7th May 2015

Strength of Sterling is Key Factor in Imports Rise

The strength of Sterling has been one of the most significant factors affecting the price of finished cattle in recent months, according to Quality Meat Scotland (QMS), as discussed in this recent video.

The currency situation, which has seen a 10% – 15% increase in the value of Sterling, has meant that it has been difficult for processors to export, said Stuart Ashworth, Head of Economics with QMS. At the same time the market has become more attractive for imports.

“Provisional customs data for January and February highlight this challenge by showing exports of UK beef have reduced by around 2500 tonnes (13%) while imports have increased by about 4500 tonnes (11%),” he said.

“Add to that an increase in domestic supply of around 3000 tonnes (2%) during January and February and we find that the market has been working with around eight per cent more beef than a year ago.”

Looking at the latest statistics, Mr Ashworth said that speculation about the impact of Polish beef imports was unfounded.  There is, he added, also no evidence of beef from Poland going into Ireland and then being re-routed into the UK as imports from Ireland.

Responding to recent discussion about the impact of imports on the price which Scottish and UK beef farmers have been receiving for cattle, Mr Ashworth said there was no indication in the trade analysis of any malpractice taking place.

The most recently available Irish customs data shows Ireland imported just 1957 tonnes of beef in January 2015.  This compares with 1437 tonnes in January last year, an increase of just 520 tonnes. Almost 80% of the imports of beef into Ireland came from the UK with only around 10 tonnes coming from Poland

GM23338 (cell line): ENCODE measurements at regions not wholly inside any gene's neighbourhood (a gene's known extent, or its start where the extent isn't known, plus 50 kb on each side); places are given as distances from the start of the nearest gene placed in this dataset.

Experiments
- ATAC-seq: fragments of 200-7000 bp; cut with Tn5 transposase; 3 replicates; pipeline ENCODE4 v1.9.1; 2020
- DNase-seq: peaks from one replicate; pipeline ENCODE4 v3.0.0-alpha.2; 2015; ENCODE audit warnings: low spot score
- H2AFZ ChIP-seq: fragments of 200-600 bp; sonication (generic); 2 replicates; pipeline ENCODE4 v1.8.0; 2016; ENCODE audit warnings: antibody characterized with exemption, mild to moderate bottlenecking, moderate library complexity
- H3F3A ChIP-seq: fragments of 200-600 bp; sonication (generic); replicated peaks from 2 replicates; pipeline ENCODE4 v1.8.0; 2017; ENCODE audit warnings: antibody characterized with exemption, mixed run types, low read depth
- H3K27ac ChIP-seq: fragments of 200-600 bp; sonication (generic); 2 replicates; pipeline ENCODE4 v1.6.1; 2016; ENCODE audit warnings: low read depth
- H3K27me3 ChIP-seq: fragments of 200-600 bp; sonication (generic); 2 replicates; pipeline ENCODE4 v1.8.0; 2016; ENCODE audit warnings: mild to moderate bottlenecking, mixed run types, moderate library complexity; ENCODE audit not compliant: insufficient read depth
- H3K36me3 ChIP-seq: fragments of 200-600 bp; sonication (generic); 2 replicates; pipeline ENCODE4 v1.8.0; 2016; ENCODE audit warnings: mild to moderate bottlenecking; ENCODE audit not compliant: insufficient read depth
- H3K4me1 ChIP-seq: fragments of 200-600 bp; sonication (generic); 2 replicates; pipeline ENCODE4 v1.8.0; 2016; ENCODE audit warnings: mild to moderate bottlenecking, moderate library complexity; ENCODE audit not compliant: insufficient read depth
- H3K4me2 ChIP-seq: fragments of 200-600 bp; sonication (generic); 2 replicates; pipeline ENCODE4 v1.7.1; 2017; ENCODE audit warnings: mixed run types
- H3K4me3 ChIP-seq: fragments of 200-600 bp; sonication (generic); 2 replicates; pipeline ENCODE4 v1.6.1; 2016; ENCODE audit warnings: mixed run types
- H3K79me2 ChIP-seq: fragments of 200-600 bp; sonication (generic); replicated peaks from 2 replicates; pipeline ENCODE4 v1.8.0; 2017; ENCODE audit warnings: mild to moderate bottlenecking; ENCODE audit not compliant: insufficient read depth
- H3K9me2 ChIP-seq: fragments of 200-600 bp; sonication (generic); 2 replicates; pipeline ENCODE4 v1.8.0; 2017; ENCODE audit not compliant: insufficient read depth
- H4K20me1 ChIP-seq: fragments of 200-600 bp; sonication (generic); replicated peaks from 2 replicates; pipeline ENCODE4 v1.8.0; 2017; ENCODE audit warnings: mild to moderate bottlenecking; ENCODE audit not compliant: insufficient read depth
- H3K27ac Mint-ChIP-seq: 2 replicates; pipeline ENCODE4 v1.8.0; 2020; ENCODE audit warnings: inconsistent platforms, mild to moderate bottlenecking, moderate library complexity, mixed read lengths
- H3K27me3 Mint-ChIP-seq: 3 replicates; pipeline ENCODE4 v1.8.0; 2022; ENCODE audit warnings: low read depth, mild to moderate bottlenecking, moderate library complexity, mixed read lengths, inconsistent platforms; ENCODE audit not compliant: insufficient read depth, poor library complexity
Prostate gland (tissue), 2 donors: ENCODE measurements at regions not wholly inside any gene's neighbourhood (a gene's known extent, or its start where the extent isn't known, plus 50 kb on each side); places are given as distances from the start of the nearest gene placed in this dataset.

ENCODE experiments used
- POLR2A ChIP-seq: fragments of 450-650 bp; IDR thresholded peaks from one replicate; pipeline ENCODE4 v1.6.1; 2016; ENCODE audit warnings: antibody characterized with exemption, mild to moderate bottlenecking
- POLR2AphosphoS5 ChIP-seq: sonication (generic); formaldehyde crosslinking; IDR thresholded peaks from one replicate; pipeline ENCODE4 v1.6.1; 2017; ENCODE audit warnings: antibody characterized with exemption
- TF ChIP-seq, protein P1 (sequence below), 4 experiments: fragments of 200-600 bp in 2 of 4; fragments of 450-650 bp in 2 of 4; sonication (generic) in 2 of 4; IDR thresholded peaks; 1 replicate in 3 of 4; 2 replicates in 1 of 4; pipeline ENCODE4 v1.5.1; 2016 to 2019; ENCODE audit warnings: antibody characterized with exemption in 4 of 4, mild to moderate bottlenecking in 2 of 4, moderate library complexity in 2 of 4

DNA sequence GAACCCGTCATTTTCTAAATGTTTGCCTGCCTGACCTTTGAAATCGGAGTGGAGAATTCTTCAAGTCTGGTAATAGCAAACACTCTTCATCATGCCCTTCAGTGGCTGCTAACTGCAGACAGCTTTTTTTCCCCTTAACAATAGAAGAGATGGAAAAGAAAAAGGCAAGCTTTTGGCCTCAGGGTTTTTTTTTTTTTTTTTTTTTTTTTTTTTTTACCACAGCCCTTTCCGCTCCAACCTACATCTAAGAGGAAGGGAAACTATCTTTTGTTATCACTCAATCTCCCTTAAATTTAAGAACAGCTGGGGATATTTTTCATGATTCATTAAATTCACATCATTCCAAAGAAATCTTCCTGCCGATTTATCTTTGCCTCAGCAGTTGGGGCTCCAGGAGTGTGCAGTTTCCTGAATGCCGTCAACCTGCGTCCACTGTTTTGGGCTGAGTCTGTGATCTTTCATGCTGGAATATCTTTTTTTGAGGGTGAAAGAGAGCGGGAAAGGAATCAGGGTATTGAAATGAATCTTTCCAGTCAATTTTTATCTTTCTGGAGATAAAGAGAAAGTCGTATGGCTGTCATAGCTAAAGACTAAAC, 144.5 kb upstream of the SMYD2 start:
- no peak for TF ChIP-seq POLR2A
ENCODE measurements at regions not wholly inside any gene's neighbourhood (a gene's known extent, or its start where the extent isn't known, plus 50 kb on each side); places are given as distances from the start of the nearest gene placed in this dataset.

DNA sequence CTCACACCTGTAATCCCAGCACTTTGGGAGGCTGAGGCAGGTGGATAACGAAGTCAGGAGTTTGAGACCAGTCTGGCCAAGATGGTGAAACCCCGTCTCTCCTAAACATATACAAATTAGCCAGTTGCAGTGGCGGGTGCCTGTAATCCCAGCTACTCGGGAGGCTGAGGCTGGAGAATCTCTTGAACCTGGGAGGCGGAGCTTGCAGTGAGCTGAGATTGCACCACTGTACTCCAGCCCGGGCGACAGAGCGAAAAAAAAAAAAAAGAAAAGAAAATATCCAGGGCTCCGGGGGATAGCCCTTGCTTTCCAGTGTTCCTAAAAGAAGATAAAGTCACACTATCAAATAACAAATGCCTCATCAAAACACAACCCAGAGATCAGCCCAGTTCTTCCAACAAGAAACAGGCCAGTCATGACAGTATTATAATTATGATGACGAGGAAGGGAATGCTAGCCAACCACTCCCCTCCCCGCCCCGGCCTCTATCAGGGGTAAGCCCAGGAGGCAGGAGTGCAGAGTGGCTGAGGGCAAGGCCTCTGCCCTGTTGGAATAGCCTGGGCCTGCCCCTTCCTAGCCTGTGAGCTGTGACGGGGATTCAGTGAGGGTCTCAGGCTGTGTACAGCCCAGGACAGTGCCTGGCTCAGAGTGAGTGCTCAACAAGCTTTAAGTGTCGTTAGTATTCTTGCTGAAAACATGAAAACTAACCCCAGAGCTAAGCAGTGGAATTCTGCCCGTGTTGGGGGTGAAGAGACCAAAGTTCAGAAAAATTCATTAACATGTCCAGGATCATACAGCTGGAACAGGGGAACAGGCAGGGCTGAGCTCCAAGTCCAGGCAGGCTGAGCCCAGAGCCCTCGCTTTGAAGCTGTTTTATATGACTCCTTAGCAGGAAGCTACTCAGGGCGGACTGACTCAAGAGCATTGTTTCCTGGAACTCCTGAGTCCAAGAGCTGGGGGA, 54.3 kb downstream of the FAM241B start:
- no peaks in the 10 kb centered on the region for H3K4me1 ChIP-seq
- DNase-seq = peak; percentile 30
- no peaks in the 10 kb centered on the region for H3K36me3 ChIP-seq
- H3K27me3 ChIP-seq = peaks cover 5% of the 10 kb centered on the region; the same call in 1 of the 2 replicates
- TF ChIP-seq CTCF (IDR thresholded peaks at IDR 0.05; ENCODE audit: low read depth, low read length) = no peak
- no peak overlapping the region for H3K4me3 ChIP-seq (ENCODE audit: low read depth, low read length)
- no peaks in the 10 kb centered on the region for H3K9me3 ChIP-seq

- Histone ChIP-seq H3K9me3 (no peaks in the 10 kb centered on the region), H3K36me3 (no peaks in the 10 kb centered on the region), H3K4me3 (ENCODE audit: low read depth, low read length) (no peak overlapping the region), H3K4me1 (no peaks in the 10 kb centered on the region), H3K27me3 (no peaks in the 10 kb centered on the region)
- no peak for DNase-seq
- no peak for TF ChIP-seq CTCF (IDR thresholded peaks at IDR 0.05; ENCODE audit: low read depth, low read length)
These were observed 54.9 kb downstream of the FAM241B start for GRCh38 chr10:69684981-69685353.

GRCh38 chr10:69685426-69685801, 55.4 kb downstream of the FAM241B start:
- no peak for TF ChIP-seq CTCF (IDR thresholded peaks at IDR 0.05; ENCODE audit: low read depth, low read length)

“For the avoidance of doubt this is tonnes of beef arriving in Ireland - so there is no evidence from trade analysis of any significant volume of beef from Poland going into Ireland and then being re-routed into UK via Ireland.”

Looking at the tonnages of beef being exported from Ireland to the UK, Mr Ashworth observed that Customs and Excise data relating to beef imports to the UK reveal that imports from Ireland increased by 12% during January and February 2015, compared with last year. This amounted to some 28,763 tonnes in total (up 3094 tonnes year-on-year) and accounts for some 71% of all UK beef imports.

“While imports to the UK from Poland during the same period increased by 38% (up by 455 tonnes), it is important to recognise that they accounted for only 1636 tonnes in total.  This is equivalent to just four per cent of total imports of beef to the UK and 1% of all the beef available on the UK market this January and February,” said Mr Ashworth.

The other country which ranked as a top three importer to the UK during January and February was the Netherlands, which saw an increase of 506 tonnes to 3119 tonnes. 

Spain and Botswana were the other two countries ranking in the top five importers to the UK during January and February but again, said Mr Ashworth, these tonnages were at a low level. Just 574 tonnes of beef in total was imported to the UK from Spain and 514 tonnes from Botswana.

While Ireland and Poland may have increased the volume of beef they supply to the UK, other countries have supplied less, notably New Zealand, Uruguay and Brazil.

Customs and excise data is insufficiently broken down to be able to say what quantities of beef is being imported from outside of the UK into Scotland but the UK statistics give a very clear indication of the overall picture, said Mr Ashworth.

Recognising the difficult start to 2015 which beef finishers have endured, he said there were a complex range of factors affecting prime cattle prices, many of which are outwith producers’ control. However, the coming months look more encouraging for beef producers as the supply and demand pendulum starts to swing back towards farmers.

“We know the availability of prime cattle in Scotland, UK and Ireland will diminish so, in the next quarter, we expect to see the volume of cattle arriving at abattoirs slow down.  It is likely we will then see some firmness in the market for the beef producer,” said Mr Ashworth.


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